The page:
The executor of a will is a person designated in the will to take care of the deceased person's estate. Other titles for this position vary according to the document signed; an executor can also be called a fiduciary or administrator. An executor's tasks include locating and protecting the assets of the deceased, overseeing distribution of assets, paying any outstanding bills or taxes, and carrying out all written wishes expressed in the will.
The executor must locate the will and all of the assets the deceased person owned. An attorney should be consulted to assist in the process of probate, which is the legal process that transfers property from the estate of the deceased to the intended beneficiaries.
Protecting the assets of the deceased---also called the "decedent"---is the executor's primary responsibility. This may include tasks such as acquiring fire insurance on properties and changing locks if necessary. The executor should locate and take inventory of any known safety deposit boxes. All life, car and house insurance policies owned by the decedent should be located and the insurance companies contacted about the death.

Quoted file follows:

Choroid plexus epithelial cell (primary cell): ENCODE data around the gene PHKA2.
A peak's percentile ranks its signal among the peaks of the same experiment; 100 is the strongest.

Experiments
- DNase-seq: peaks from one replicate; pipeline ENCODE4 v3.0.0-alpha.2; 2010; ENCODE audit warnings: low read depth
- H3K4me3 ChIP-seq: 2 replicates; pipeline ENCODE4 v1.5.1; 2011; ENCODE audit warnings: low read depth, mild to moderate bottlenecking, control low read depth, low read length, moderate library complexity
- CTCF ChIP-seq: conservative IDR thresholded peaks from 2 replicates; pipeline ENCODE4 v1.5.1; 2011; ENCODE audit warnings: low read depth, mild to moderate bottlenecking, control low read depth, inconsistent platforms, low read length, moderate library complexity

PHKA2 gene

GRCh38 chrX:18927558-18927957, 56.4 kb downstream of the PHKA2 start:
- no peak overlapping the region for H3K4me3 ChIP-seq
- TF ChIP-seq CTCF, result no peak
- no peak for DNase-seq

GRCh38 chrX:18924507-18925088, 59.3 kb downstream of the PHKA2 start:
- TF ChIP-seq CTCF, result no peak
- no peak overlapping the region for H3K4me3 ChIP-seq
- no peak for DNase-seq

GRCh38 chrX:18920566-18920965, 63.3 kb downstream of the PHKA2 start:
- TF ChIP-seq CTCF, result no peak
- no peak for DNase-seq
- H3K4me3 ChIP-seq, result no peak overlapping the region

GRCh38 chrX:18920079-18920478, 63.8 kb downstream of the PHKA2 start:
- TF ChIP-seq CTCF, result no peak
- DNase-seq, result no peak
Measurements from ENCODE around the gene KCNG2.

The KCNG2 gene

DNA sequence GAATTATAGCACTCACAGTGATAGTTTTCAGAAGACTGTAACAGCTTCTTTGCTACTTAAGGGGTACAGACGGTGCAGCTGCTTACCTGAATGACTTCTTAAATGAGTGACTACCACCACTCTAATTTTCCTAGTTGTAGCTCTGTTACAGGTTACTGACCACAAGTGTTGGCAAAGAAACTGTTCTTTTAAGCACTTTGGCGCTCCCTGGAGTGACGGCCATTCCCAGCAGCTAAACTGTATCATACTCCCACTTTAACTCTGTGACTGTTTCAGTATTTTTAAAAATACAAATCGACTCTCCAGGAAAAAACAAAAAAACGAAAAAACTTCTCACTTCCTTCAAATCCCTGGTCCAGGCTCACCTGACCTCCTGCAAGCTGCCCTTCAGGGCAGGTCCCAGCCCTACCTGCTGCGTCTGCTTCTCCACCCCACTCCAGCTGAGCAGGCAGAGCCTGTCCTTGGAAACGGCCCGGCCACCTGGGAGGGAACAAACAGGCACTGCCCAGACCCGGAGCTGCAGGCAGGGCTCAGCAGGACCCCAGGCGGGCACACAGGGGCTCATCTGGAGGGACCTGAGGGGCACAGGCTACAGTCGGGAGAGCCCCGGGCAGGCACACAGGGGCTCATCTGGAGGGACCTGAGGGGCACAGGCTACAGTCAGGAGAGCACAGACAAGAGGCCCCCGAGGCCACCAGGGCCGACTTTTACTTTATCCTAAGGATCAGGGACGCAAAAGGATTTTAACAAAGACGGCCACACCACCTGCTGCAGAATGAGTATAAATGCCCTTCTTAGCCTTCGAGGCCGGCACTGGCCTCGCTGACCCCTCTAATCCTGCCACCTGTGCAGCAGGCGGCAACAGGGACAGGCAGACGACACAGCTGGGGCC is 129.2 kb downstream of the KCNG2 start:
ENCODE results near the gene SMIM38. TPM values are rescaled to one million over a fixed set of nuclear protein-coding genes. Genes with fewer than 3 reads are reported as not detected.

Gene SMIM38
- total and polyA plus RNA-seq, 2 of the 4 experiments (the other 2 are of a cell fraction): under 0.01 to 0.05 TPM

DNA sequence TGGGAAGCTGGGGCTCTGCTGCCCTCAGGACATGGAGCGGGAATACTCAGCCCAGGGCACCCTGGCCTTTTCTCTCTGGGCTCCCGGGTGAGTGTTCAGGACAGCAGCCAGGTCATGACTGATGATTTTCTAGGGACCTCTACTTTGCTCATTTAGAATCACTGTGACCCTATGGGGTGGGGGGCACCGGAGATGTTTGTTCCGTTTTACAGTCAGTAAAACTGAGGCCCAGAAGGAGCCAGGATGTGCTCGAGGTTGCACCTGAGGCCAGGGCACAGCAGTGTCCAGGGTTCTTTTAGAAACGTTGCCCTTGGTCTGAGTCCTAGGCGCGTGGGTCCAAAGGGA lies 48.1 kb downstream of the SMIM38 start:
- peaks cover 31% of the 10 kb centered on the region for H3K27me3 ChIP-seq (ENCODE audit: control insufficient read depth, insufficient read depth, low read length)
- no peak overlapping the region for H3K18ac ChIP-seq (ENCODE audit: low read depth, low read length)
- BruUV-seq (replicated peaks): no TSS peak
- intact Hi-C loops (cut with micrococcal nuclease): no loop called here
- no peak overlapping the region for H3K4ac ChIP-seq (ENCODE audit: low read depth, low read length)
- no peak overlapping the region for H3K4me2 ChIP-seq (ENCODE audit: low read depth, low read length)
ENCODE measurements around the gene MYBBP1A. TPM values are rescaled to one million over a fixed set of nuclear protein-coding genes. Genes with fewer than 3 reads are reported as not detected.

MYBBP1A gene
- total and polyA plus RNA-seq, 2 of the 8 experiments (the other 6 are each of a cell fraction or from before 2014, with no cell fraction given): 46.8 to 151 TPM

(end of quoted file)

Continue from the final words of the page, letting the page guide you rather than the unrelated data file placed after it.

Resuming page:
Banking and Taxes
The executor must contact all banks, brokerage firms and other financial institutions that did business with the decedent. A checking account should be opened in the name of the estate so that all debts and beneficiaries can be paid from it.
Tax records from the previous three years must be located and examined to make sure no filing dates are missed. The executor could face personal penalties if tax payments fail to be made on time.
The executor must settle any unpaid debts including medical bills from the estate's checking account. It is customary to pay the debt to the funeral director before paying anyone else. An executor often posts an ad in the local newspaper that notifies potential creditors of the decedent's death. This ensures that all debts are known and paid.
Distribution of Assets
After all of the decedent's accounts are settled, the executor makes sure that all beneficiaries receive the amount of assets that are detailed in the will.
Obtaining multiple certified copies of the death certificate is the responsibility of the executor. The executor must keep records of all income and expenses that the estate receives, keeping in mind that the IRS can audit people up to three years after death.
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